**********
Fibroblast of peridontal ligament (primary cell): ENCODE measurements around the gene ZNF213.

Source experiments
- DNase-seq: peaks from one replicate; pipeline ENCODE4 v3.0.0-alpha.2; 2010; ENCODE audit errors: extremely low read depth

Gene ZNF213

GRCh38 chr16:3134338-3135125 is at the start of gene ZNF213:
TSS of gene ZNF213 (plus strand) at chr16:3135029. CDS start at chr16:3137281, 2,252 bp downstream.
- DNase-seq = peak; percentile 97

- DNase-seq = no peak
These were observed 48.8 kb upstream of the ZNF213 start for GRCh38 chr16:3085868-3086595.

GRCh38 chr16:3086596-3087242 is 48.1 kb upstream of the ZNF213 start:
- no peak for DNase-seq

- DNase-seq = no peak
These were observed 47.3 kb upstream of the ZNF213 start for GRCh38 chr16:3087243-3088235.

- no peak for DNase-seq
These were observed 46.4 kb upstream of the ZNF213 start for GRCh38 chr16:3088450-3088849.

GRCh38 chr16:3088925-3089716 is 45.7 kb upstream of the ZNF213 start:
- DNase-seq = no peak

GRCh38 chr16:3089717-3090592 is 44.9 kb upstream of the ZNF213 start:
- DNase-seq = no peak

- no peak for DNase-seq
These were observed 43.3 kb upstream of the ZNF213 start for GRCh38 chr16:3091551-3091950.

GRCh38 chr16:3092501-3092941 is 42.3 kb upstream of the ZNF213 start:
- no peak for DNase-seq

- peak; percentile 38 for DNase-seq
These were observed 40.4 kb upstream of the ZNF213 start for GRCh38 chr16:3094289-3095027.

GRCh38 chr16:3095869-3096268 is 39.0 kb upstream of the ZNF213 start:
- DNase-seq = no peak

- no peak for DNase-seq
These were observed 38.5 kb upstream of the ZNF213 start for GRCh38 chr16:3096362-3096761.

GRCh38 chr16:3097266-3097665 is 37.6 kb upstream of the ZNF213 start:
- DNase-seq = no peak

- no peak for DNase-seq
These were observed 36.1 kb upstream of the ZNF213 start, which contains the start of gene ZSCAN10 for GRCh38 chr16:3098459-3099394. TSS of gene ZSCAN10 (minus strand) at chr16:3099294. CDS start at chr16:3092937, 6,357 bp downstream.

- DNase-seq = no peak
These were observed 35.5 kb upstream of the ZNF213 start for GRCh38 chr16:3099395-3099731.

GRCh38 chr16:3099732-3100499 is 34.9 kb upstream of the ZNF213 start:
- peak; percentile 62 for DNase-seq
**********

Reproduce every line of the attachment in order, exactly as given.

Fibroblast of peridontal ligament (primary cell): ENCODE measurements around the gene ZNF213.

Source experiments
- DNase-seq: peaks from one replicate; pipeline ENCODE4 v3.0.0-alpha.2; 2010; ENCODE audit errors: extremely low read depth

Gene ZNF213

GRCh38 chr16:3134338-3135125 is at the start of gene ZNF213:
TSS of gene ZNF213 (plus strand) at chr16:3135029. CDS start at chr16:3137281, 2,252 bp downstream.
- DNase-seq = peak; percentile 97

- DNase-seq = no peak
These were observed 48.8 kb upstream of the ZNF213 start for GRCh38 chr16:3085868-3086595.

GRCh38 chr16:3086596-3087242 is 48.1 kb upstream of the ZNF213 start:
- no peak for DNase-seq

- DNase-seq = no peak
These were observed 47.3 kb upstream of the ZNF213 start for GRCh38 chr16:3087243-3088235.

- no peak for DNase-seq
These were observed 46.4 kb upstream of the ZNF213 start for GRCh38 chr16:3088450-3088849.

GRCh38 chr16:3088925-3089716 is 45.7 kb upstream of the ZNF213 start:
- DNase-seq = no peak

GRCh38 chr16:3089717-3090592 is 44.9 kb upstream of the ZNF213 start:
- DNase-seq = no peak

- no peak for DNase-seq
These were observed 43.3 kb upstream of the ZNF213 start for GRCh38 chr16:3091551-3091950.

GRCh38 chr16:3092501-3092941 is 42.3 kb upstream of the ZNF213 start:
- no peak for DNase-seq

- peak; percentile 38 for DNase-seq
These were observed 40.4 kb upstream of the ZNF213 start for GRCh38 chr16:3094289-3095027.

GRCh38 chr16:3095869-3096268 is 39.0 kb upstream of the ZNF213 start:
- DNase-seq = no peak

- no peak for DNase-seq
These were observed 38.5 kb upstream of the ZNF213 start for GRCh38 chr16:3096362-3096761.

GRCh38 chr16:3097266-3097665 is 37.6 kb upstream of the ZNF213 start:
- DNase-seq = no peak

- no peak for DNase-seq
These were observed 36.1 kb upstream of the ZNF213 start, which contains the start of gene ZSCAN10 for GRCh38 chr16:3098459-3099394. TSS of gene ZSCAN10 (minus strand) at chr16:3099294. CDS start at chr16:3092937, 6,357 bp downstream.

- DNase-seq = no peak
These were observed 35.5 kb upstream of the ZNF213 start for GRCh38 chr16:3099395-3099731.

GRCh38 chr16:3099732-3100499 is 34.9 kb upstream of the ZNF213 start:
- peak; percentile 62 for DNase-seq